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dc.contributor.authorStevenson, Daviden
dc.contributor.editorEriksson, Birgiten
dc.contributor.editorStage, Carstenen
dc.contributor.editorValtysson, Bjarkien
dc.date.accessioned2019-05-21T11:22:33Z
dc.date.available2019-05-21T11:22:33Z
dc.date.issued2019
dc.identifier.citationStevenson, D. (2019) The “problem” of participation in cultural policy. In: Eriksson, B., Stage, C. & Valtysson, B. (eds.) Cultures of Participation: Arts, Digital Media & Cultural Institutions (Routledge Research in Cultural and Media Studies). London: Routledge, (In Press).en
dc.identifier.urihttps://eresearch.qmu.ac.uk/handle/20.500.12289/9745
dc.identifier.urihttps://www.routledge.com/culturalstudies/series/SE0304
dc.descriptionDavid Stevenson - ORCID: 0000-0002-8977-1818 https://orcid.org/0000-0002-8977-1818en
dc.descriptionThis is an Accepted Manuscript of a book chapter published by Routledge in Cultures of Participation: Arts, Digital Media & Cultural Institutions on [date of publication], available online: http://www.routledge.com/[BOOK ISBN URL]
dc.descriptionBook title record deposited in Aarhus University repository, available at: https://pure.au.dk/portal/en/publications/cultures-of-participation(3c45da5c-d19b-469a-84cd-4f75a84b4a39).html
dc.description.abstractThe need to increase recorded rates of cultural participation has become a recurring trope within cultural policy discourse. Internationally governments have commissioned research to measure who takes part in different cultural activities and developed policy initiatives to address perceived failings (see UNESCO Institute for Statistics, 2012 on international approaches). Commonly this assumes that the cultural offer is beyond reproach, but it is the participant who must change in order to be able to take up the opportunities that are on offer. In other words certain patterns of cultural participation are represented as a problem caused by a deficit amongst individuals and state intervention is needed to build the capacity of individuals to take part in what is represented as mainstream culture (Miles and Gibson, 2017). In Denmark for instance, despite government surveys demonstrating high and stable rates of participation in civic activities, declining rates in specific art forms such as theatre and classical music are still seen as a problem for cultural policy to solve (Jancovich and Hansen, 2018).en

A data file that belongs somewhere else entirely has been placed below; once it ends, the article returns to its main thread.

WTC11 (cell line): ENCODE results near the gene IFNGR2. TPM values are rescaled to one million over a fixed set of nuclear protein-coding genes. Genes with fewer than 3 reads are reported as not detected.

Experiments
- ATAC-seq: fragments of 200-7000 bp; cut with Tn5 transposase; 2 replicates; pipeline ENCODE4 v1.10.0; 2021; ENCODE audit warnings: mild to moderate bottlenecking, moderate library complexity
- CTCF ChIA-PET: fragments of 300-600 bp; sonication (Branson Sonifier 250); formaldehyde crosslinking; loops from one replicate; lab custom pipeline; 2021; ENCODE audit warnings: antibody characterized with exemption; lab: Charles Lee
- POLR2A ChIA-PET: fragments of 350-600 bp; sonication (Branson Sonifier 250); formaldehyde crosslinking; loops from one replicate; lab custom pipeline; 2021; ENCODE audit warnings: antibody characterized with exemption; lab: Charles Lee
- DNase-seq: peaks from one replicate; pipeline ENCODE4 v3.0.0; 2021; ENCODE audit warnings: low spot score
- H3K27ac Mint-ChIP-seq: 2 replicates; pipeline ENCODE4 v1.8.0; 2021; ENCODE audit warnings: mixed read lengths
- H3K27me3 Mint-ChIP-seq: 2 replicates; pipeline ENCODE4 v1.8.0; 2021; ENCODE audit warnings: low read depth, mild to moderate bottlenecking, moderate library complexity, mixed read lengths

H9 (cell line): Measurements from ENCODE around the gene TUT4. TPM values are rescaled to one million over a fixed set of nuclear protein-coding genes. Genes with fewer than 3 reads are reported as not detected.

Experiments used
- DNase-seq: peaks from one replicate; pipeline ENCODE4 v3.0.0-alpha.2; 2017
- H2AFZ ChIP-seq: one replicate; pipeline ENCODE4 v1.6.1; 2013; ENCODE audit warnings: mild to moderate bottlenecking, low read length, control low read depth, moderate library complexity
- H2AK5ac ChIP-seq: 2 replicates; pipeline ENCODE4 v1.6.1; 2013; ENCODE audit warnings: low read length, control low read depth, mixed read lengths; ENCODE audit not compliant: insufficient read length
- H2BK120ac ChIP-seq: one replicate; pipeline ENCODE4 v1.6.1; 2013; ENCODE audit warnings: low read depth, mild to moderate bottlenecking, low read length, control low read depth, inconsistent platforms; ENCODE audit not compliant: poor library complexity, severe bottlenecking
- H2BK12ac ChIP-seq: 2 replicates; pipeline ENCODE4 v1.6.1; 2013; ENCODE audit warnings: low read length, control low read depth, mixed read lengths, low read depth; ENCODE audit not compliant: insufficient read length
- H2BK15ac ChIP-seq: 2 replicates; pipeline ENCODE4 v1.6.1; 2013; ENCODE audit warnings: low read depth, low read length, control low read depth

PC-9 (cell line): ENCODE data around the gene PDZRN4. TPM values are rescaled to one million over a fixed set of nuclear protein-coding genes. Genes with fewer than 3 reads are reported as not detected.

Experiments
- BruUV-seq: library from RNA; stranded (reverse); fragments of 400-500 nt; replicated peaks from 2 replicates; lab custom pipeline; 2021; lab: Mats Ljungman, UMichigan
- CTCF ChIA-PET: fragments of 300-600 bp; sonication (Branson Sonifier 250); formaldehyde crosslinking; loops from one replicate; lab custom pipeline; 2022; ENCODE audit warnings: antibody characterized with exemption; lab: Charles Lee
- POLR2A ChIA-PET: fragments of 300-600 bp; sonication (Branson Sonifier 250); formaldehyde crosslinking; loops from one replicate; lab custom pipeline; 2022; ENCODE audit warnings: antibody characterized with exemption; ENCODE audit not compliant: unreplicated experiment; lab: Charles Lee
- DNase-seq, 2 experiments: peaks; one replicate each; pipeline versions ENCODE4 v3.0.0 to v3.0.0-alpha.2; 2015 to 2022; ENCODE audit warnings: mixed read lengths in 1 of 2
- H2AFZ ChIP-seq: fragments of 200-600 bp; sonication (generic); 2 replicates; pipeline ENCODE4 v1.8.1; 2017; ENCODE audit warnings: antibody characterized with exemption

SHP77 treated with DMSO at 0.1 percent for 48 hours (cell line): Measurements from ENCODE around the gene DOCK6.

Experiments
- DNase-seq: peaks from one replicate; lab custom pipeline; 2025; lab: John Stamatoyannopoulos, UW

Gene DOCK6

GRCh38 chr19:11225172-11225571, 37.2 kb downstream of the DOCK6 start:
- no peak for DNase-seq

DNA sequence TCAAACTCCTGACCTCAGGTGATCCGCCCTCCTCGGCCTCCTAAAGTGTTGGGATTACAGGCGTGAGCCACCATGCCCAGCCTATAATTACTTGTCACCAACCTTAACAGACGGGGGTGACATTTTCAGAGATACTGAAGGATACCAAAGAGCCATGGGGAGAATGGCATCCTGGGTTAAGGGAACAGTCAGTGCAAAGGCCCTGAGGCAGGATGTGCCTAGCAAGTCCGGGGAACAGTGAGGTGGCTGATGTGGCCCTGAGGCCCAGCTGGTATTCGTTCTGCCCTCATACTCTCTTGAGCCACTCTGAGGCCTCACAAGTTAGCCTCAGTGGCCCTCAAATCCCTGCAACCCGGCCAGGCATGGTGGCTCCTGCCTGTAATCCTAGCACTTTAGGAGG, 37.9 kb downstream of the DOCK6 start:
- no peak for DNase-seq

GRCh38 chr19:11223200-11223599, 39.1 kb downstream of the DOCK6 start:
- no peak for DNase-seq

dc.description.sponsorshipAcknowledgements: the authors gratefully acknowledge funding for this research from the UK Arts and Humanities Research Council (AHRC)en
dc.description.urihttps://www.routledge.com/culturalstudies/series/SE0304en
dc.language.isoenen
dc.publisherRoutledgeen
dc.relation.ispartofCultures of Participation: Arts, Digital Media & Cultural Institutionsen
dc.relation.ispartofseriesRoutledge Research in Cultural and Media Studies
dc.titleThe “problem” of participation in cultural policyen
dc.typeBook chapteren
dcterms.accessRightsrestricted
dcterms.dateAccepted2019-05-08
dc.description.ispublishedinpress
rioxxterms.typeBook chapteren
rioxxterms.publicationdate2019
refterms.dateFCD2019-05-21
refterms.depositExceptionNAen
refterms.accessExceptionNAen
refterms.technicalExceptionNAen
refterms.panelUnspecifieden
qmu.authorStevenson, Daviden
qmu.centreCentre for Communication, Cultural and Media Studiesen
dc.description.statusinpress
refterms.versionAMen
refterms.dateDeposit2019-05-21


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